By Melissa C. Water
A young woman in line at the cash register giggles into her boyfriend’s shoulder while referencing my noises. Most around us grow quiet except for that of the continuous laughter inspired by my ever present tics.
While some ignore what is out of the ordinary in an effort to be polite, others defy manners and clumsily point out the obvious.
One might forget that those affected by Tourette Syndrome are clever, intelligent, funny people with a unique perspective to offer. Those who can never be invisible, or never be the proverbial flower on the wall, might have something valuable to say about standing out while blending in.
The snickering, the staring, and the averting eyes are a constant reminder of being different in a world where we all strive to fit in. When we need to learn to get by with everyone watching our condition unfold, we grow an ability to focus past the incredible stimulus in our surroundings while overcoming the spontaneity Tourette Syndrome incites.
We are not purposefully putting ourselves on display, nor can we hide, though in the streets when passing by police officers and having no choice but to yell, “Call the cops!” We develop a sense of others and of ourselves. There’s nothing more real than absorbing various reactions and walking with our heads high, knowing who we’ve grown to be can be attributed to a difference that can bring us together.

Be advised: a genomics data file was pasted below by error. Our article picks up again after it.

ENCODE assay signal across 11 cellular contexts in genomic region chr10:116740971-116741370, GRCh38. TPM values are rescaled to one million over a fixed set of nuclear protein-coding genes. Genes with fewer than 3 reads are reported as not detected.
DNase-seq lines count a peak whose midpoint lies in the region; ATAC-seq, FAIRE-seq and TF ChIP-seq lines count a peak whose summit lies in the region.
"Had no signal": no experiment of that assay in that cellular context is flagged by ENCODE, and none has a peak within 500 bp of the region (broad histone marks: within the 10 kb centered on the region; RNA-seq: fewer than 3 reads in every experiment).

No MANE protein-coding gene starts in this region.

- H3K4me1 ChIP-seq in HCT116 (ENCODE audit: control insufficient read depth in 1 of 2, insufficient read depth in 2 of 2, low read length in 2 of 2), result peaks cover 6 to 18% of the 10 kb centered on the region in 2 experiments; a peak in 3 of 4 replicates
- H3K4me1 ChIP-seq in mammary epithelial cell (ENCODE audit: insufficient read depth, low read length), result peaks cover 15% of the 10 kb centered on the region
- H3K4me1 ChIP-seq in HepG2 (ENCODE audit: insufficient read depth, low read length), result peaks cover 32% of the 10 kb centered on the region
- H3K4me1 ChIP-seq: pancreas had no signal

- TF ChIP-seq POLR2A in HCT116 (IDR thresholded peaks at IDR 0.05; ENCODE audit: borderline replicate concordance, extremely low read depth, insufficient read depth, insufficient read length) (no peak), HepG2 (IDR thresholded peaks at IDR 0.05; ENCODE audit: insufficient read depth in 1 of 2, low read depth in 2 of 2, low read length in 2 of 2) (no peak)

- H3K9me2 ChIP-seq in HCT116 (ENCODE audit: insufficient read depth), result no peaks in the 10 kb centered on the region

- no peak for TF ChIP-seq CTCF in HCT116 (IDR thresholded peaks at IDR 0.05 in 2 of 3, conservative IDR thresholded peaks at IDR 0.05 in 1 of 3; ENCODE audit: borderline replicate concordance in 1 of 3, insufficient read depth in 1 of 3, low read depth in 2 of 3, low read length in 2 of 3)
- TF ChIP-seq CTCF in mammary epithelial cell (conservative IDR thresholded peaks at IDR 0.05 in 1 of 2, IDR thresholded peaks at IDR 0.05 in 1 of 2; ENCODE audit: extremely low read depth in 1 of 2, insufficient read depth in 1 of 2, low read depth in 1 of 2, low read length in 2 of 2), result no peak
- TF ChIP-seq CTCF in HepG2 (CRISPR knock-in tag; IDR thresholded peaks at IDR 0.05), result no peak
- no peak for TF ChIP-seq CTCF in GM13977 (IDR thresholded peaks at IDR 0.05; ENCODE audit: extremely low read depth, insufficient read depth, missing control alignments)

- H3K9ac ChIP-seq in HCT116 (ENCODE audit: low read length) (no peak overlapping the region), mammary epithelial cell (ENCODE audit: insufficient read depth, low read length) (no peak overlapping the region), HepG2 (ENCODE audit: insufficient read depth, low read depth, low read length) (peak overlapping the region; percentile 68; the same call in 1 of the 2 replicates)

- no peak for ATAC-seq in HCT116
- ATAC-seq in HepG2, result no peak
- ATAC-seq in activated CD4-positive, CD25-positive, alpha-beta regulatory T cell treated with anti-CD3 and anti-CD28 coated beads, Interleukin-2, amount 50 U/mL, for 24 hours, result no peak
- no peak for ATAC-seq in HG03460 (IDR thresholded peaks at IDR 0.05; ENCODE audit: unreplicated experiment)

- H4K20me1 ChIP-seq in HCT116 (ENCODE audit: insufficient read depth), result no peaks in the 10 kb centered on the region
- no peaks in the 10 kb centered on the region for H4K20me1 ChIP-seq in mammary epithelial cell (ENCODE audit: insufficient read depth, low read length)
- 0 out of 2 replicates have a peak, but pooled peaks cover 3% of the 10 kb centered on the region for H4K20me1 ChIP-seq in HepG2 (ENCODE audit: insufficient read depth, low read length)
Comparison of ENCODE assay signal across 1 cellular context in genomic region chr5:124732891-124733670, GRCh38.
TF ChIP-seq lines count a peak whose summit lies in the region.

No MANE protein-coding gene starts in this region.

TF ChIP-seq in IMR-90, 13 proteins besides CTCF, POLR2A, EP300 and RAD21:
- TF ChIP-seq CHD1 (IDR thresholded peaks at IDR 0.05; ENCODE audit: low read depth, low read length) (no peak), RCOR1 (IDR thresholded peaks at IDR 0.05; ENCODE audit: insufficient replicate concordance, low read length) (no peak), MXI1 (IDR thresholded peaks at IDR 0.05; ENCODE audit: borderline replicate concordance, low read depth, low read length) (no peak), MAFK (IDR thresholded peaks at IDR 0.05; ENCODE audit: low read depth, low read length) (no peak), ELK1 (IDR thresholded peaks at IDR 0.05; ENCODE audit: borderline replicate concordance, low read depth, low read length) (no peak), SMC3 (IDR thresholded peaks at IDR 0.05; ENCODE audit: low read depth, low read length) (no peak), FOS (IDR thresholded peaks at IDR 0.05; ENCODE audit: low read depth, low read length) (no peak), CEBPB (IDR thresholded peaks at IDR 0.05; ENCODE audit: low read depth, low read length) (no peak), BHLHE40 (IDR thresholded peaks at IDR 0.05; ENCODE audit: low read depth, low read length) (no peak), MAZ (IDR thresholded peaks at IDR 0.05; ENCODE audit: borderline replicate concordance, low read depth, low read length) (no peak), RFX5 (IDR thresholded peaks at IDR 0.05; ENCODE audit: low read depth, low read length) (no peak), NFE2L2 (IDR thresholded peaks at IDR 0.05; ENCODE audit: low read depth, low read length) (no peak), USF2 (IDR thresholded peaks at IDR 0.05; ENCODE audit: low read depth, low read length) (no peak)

It’s a life lesson we build on whether we chose to speak out, or keep to ourselves the fact that our little noises are tics, though right or wrong is not met within this decision.
I would take a moment to express gratitude for those of you who strive to support, and those who see beyond the noises for the individuals they rightfully are.
We are not just background noise; we are people.
- Melissa is the Virtual Support Coordinator at Tourette Canada. She can be reached at